Filling in The Gaps: A Sustainable Solution in Hemp Fabrics
Hot? Cold? Worried about infection? Wrap yourself in hemp!
By: Brad Shannon
Did you know? One of the oldest relics of human history is a piece of hemp fabric dating back to around 8,000 B.C. Betsy Ross is said to have sewn the first U.S. flag from hemp fabric, and the canvas used to make the first pair of Levi’s was even made from hemp fiber.
Today, what’s old is new again, as hemp textiles are being used to make countless items, from apparel to shoes to housewares to furniture upholstery.
The case for using hemp to make fabrics is clear. In addition to the benefits it provides from its growth cycle – enriching the soil and absorbing carbon dioxide from the air, hemp produces 250% more fiber per acre than cotton, 600% more than flax, and uses much less water than cotton to grow. Where cotton farmers use more insecticides than most any other crop grown, hemp uses very little in the way of chemicals for its cultivation.
Hemp Traders notes that hemp textiles were long used mainly in industrial applications, particularly in the age of sailing ships for canvas, rope, and more, because untreated hemp fiber is course and rough. This was a challenge when it came to making apparel and other material for home use. Older methods of softening plant fibers used acids and worked well on cotton and flax, but weakened hemp fiber and made it unusable.
In the 80s, a new enzyme-based process was created, preserving the quality of hemp fibers while softening and smoothing them, producing a better quality of fiber to blend with other fibers or use alone in textiles for clothing.
Whether in a coarse or more finished form, hemp dyes well, taking up and retaining color, breathes in warm weather and has insulating properties in cool weather.
As shown in various studies including “Comparative Study of the Resistance to Aspergillus Niger by Hemp, Cotton, and Flax,” by Bergh and Kitts, hemp has natural antibacterial/antimicrobial properties and is resistant to mold, making it a compelling material to use in products like Nuhni’s (none-eye’s) organic blankets and washcloths which can help to “prevent the spread of staph and pneumonia.”
Hemp is extremely durable and becomes softer over time through use, and is naturally flame resistant without adding chemicals.
(media credit: nuhni.com)
It can be blended with other fibers to achieve a desired feel and structure, incorporating the softness and flex of cotton or the unique smooth texture of silk. Hemp is also used alone to produce a broad variety of fabrics used in myriad products sold around the world.
EnviroTextiles, LLC, a Cultivator-level sponsor of the 2015 NoCo Hemp Expo based in Glenwood Springs, CO, manfactures and imports more than 100 different hemp fabrics from around the world. Founder and hemp textile expert Barbara Filippone has been bringing sustainable hemp into the U.S. for more than 20 years. They offer hemp canvas, twill, muslin, plain weaves, silk blends, jersey knits, fleece, specialty weaves and faux fur, apparel and heavy-duty, upholstery-weight fabrics. These fabrics, from China, Romania, eastern Europe and Mexico, are used by Ralph Lauren, Versace, Volkswagen and others worldwide.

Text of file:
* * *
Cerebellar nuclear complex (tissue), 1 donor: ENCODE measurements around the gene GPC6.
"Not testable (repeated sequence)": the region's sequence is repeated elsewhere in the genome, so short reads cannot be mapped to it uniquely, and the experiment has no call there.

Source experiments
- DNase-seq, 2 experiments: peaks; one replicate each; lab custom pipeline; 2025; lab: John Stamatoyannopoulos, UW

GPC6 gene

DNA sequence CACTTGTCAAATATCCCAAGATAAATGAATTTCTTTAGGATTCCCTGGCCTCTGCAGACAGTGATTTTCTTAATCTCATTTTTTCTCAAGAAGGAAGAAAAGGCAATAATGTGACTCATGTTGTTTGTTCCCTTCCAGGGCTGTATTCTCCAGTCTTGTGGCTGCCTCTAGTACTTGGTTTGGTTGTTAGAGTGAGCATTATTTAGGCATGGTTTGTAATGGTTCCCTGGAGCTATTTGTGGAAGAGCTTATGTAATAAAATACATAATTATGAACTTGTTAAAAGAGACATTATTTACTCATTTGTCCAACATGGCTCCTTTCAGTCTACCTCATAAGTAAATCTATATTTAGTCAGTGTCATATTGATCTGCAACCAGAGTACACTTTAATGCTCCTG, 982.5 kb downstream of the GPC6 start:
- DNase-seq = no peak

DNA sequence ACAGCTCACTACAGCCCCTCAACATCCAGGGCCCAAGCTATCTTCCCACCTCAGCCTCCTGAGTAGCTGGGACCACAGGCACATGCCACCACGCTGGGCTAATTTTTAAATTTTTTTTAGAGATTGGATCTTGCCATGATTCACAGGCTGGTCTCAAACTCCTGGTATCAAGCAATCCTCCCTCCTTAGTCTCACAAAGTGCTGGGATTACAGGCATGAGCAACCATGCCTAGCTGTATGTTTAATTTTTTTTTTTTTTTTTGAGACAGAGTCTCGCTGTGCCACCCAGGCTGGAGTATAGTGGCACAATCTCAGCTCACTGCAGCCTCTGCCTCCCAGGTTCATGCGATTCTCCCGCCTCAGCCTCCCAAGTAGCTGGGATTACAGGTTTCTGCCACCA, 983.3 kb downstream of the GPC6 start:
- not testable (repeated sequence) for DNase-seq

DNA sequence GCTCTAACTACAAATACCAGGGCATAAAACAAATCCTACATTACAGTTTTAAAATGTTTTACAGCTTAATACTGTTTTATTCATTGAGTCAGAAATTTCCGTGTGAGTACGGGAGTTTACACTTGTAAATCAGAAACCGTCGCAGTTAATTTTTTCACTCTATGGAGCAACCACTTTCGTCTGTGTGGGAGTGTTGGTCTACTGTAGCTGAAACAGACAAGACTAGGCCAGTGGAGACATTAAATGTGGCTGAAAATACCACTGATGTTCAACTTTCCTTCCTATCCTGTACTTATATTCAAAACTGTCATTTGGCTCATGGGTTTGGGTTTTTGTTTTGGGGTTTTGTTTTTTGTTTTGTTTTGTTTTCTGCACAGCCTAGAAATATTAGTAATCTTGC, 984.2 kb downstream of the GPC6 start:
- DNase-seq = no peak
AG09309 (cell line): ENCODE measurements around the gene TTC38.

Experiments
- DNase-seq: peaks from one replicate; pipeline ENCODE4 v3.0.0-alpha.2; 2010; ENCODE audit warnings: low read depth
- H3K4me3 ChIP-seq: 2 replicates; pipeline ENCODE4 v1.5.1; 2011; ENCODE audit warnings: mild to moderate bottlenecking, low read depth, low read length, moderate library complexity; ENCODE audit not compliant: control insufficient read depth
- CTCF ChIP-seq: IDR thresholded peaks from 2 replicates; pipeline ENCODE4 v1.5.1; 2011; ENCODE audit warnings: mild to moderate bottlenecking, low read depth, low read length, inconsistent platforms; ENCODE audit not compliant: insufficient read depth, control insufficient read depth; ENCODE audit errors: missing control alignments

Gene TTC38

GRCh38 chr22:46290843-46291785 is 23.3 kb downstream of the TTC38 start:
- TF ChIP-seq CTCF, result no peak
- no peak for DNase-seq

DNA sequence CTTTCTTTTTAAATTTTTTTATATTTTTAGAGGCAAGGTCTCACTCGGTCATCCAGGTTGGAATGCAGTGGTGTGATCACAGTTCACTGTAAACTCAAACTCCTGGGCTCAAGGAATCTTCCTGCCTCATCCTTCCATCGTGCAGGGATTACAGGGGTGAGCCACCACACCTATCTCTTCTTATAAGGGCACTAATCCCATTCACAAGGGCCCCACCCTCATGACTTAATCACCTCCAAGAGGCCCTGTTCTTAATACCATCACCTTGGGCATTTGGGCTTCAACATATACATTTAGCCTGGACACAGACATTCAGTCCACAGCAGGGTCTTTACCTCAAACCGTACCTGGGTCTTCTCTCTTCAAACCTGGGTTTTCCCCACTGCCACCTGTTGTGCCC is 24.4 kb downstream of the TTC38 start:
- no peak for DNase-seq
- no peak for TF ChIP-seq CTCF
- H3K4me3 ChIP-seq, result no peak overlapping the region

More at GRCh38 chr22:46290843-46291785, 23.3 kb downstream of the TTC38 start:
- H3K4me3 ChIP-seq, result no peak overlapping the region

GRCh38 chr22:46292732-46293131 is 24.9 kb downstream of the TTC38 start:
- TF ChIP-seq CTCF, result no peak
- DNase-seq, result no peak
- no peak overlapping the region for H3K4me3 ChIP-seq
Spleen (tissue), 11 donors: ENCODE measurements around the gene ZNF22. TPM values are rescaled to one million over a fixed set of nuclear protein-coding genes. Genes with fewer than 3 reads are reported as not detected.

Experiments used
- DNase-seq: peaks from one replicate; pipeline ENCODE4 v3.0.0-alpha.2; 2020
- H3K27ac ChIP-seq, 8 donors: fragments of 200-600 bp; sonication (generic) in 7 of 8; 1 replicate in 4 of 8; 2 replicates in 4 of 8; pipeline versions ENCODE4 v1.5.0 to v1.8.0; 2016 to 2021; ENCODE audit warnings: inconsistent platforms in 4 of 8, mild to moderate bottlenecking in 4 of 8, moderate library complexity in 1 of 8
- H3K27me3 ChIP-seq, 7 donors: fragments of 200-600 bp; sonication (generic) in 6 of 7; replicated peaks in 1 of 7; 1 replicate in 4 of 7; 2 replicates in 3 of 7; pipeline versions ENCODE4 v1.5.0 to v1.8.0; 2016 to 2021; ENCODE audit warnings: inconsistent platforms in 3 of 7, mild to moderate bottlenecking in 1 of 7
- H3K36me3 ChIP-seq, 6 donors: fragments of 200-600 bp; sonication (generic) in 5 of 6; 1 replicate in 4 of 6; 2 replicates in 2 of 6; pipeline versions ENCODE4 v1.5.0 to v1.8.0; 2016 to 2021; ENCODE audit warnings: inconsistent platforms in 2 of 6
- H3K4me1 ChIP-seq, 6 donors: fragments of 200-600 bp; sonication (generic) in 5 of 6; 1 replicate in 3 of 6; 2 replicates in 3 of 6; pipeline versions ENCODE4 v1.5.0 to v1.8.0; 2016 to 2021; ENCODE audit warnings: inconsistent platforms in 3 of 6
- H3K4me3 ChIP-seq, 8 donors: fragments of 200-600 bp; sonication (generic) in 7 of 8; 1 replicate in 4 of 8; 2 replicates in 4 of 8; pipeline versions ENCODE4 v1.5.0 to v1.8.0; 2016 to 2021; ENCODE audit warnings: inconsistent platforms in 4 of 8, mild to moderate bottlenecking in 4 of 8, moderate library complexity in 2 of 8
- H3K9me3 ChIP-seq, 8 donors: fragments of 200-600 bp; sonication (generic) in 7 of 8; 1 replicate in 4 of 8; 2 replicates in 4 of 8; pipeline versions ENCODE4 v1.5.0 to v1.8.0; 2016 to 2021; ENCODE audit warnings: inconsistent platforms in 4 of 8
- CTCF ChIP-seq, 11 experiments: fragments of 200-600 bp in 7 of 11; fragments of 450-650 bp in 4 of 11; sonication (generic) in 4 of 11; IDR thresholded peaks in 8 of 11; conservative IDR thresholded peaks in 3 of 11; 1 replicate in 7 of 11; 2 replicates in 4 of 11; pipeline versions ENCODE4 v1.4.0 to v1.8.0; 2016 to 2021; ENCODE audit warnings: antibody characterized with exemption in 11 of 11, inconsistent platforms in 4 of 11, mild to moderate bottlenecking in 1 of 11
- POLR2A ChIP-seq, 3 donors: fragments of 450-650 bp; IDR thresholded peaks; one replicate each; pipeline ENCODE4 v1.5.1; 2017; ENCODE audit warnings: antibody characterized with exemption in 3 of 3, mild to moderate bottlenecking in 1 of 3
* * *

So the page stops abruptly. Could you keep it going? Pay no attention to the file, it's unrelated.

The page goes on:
To support the growing interest in the production of hemp-based clothing and household goods, EnviroTextiles offers immediate shipping with no minimums – either from their Colorado headquarters, or direct from the manufacturer to customers who place large production orders. Choose from dozens of unique hemp fabrics, including 100% hemp textiles and blends featuring a variety of other fibers. They also offer for finished clothing items including t-shirts, hoodies and socks, along with hemp towels and tote bags.
This month’s Outside magazine features a t-shirt from Jungmaven, a hemp-based clothing company whose founder Robert Jungman has been working with hemp textiles and natural dyes since 1993. Hemp’s durability plays a role in the current trend of the outdoor apparel industry which focuses on the longevity, indestructibility, and sustainability of the products being make.
Hemp and its history as a valuable fiber and textile in the U.S. has until now been “swept under the rug” by trivial policy. Prohibition on the cultivation of hemp has caused what Vital Hemp Founder Ron Alcalay calls, “a gap in our plant inheritance.” With recent changes in outdated hemp legislation, things are starting to look up for our one of the founding fibers.
Learn more about hemp fibers and textiles from companies like Envirotextiles, LLC, along with Vital Hemp, Jungmaven, and more at NoCo Hemp Expo 2016 at The Ranch Events Complex in Loveland, CO April 1-2.